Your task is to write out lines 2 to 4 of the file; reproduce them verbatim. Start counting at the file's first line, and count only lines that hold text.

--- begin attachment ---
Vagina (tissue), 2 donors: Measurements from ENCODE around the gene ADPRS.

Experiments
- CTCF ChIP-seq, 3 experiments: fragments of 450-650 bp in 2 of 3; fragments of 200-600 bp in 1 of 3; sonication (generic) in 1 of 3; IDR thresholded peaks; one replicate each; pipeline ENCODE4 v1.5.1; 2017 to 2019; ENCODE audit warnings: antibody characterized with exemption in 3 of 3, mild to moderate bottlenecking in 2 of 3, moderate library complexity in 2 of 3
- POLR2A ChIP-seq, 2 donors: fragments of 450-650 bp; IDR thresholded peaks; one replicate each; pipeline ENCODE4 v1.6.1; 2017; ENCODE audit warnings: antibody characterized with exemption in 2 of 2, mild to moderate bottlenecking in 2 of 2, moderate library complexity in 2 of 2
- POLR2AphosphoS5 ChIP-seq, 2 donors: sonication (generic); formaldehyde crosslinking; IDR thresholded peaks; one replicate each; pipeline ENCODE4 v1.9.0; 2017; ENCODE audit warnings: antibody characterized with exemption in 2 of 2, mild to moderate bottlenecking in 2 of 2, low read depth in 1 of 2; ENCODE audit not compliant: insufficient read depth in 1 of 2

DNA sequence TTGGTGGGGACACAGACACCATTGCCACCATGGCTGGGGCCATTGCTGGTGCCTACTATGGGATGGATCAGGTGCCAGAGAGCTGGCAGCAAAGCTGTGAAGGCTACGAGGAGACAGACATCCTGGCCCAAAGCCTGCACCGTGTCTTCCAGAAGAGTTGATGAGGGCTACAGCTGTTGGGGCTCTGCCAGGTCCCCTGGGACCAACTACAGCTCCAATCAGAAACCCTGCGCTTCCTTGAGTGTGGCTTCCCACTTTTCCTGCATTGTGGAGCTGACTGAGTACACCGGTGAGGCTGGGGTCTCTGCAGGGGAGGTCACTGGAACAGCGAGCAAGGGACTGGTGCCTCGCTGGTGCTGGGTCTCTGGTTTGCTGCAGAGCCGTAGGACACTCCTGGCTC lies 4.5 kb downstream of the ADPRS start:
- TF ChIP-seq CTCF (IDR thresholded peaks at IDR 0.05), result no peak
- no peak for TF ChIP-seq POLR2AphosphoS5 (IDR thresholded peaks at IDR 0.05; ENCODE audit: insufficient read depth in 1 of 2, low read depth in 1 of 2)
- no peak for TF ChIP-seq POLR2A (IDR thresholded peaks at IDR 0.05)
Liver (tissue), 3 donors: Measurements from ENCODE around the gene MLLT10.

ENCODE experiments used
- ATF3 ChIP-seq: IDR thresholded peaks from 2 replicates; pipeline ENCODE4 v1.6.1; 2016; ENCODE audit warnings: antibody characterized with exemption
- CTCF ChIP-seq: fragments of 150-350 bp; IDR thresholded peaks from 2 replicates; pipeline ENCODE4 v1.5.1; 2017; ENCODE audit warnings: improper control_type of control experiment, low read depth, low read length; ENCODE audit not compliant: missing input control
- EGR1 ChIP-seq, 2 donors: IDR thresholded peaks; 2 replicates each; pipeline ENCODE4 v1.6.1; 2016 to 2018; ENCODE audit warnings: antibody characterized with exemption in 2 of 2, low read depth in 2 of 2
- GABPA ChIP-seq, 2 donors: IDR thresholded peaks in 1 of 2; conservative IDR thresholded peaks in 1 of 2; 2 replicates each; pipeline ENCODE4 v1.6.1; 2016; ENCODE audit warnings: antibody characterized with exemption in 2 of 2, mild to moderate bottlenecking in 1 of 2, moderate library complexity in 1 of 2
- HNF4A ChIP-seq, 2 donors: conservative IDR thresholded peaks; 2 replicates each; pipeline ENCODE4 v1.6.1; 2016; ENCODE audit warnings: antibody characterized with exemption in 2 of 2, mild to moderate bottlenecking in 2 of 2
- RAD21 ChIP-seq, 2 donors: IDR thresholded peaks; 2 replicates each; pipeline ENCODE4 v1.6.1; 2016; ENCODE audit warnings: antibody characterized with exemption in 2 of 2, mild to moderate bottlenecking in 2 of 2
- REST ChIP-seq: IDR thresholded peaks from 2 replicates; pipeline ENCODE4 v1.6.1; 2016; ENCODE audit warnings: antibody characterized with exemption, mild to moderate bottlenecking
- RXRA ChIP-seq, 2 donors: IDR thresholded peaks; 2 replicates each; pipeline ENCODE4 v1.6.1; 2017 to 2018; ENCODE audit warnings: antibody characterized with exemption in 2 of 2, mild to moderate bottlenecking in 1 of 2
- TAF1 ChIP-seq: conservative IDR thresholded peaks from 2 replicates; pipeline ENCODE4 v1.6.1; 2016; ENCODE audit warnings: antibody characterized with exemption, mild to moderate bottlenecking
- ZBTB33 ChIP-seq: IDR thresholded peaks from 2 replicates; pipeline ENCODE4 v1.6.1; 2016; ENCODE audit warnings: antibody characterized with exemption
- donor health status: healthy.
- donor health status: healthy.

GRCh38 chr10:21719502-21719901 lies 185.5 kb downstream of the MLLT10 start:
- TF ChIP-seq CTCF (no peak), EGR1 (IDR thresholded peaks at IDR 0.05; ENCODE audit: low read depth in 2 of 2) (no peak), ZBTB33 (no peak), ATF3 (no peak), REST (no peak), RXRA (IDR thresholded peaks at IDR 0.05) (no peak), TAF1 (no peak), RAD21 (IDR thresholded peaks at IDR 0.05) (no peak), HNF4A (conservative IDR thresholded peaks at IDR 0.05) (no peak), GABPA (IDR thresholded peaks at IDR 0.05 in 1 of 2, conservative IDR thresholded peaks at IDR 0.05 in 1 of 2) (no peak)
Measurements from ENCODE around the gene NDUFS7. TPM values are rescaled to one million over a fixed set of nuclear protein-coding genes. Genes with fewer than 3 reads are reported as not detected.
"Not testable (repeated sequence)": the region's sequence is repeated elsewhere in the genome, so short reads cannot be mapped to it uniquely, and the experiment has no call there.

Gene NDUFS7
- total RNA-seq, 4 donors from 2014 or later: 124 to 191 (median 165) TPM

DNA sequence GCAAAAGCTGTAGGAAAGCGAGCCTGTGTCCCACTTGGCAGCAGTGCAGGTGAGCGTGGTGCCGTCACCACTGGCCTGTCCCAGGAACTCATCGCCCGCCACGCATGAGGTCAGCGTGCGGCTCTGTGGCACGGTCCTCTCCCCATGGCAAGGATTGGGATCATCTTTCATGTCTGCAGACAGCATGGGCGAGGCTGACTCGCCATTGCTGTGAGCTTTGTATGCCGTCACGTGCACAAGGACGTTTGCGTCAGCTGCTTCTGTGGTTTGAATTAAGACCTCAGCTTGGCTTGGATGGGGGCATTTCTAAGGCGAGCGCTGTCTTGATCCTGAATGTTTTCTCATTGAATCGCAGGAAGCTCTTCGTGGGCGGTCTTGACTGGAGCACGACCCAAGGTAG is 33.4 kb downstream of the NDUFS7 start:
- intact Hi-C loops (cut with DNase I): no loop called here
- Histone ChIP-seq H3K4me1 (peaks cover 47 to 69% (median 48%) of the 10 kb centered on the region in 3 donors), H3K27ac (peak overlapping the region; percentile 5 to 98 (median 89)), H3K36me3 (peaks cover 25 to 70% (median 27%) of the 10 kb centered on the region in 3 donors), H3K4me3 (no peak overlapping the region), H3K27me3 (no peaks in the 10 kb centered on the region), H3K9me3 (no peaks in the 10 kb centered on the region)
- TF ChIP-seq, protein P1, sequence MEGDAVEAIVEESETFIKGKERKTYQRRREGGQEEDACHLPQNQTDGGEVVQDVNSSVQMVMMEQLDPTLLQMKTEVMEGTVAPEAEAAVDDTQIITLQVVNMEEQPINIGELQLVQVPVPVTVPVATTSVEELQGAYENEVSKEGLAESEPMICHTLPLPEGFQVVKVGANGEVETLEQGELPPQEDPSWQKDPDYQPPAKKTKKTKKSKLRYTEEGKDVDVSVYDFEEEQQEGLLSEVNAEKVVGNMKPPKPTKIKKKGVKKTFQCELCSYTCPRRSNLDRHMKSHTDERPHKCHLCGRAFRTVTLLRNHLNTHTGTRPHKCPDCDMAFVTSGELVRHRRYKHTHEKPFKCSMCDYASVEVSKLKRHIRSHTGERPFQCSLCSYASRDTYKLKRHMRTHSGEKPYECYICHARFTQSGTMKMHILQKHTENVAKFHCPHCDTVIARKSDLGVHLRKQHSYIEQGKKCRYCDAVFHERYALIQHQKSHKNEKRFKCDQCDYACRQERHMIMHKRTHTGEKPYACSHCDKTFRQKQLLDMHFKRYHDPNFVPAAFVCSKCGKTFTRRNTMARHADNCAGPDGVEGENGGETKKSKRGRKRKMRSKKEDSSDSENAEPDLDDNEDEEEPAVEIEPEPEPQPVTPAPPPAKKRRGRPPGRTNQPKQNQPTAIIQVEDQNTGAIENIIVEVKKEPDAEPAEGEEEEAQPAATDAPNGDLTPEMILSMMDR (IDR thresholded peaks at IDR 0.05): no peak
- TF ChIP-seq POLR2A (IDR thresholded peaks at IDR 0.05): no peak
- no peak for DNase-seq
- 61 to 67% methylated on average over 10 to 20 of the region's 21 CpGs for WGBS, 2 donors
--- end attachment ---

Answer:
Experiments
- CTCF ChIP-seq, 3 experiments: fragments of 450-650 bp in 2 of 3; fragments of 200-600 bp in 1 of 3; sonication (generic) in 1 of 3; IDR thresholded peaks; one replicate each; pipeline ENCODE4 v1.5.1; 2017 to 2019; ENCODE audit warnings: antibody characterized with exemption in 3 of 3, mild to moderate bottlenecking in 2 of 3, moderate library complexity in 2 of 3
- POLR2A ChIP-seq, 2 donors: fragments of 450-650 bp; IDR thresholded peaks; one replicate each; pipeline ENCODE4 v1.6.1; 2017; ENCODE audit warnings: antibody characterized with exemption in 2 of 2, mild to moderate bottlenecking in 2 of 2, moderate library complexity in 2 of 2